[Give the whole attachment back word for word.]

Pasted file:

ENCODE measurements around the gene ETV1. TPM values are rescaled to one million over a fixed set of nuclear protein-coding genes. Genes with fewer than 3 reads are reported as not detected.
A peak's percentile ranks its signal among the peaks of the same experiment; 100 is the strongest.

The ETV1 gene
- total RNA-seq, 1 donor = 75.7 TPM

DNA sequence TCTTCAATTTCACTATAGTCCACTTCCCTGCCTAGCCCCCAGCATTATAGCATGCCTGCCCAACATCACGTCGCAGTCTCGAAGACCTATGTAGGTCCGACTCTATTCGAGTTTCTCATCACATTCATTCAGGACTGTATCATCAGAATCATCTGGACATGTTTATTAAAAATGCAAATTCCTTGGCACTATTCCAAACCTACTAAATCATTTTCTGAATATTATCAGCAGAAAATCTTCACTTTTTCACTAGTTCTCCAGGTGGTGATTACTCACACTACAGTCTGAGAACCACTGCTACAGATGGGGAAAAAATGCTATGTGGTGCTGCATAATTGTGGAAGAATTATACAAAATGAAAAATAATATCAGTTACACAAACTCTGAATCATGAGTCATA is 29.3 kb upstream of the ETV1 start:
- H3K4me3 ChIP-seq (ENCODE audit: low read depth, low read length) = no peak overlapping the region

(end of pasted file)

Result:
ENCODE measurements around the gene ETV1. TPM values are rescaled to one million over a fixed set of nuclear protein-coding genes. Genes with fewer than 3 reads are reported as not detected.
A peak's percentile ranks its signal among the peaks of the same experiment; 100 is the strongest.

The ETV1 gene
- total RNA-seq, 1 donor = 75.7 TPM

DNA sequence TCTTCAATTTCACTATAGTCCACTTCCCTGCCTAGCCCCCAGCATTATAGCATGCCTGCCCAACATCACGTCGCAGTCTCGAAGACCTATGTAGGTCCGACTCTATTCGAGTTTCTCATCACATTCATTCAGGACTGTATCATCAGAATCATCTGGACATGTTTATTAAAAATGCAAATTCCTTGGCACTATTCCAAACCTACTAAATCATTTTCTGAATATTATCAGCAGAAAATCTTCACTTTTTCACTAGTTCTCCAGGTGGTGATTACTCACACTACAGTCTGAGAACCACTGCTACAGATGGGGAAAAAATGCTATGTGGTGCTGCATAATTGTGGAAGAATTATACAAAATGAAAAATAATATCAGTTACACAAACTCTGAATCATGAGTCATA is 29.3 kb upstream of the ETV1 start:
- H3K4me3 ChIP-seq (ENCODE audit: low read depth, low read length) = no peak overlapping the region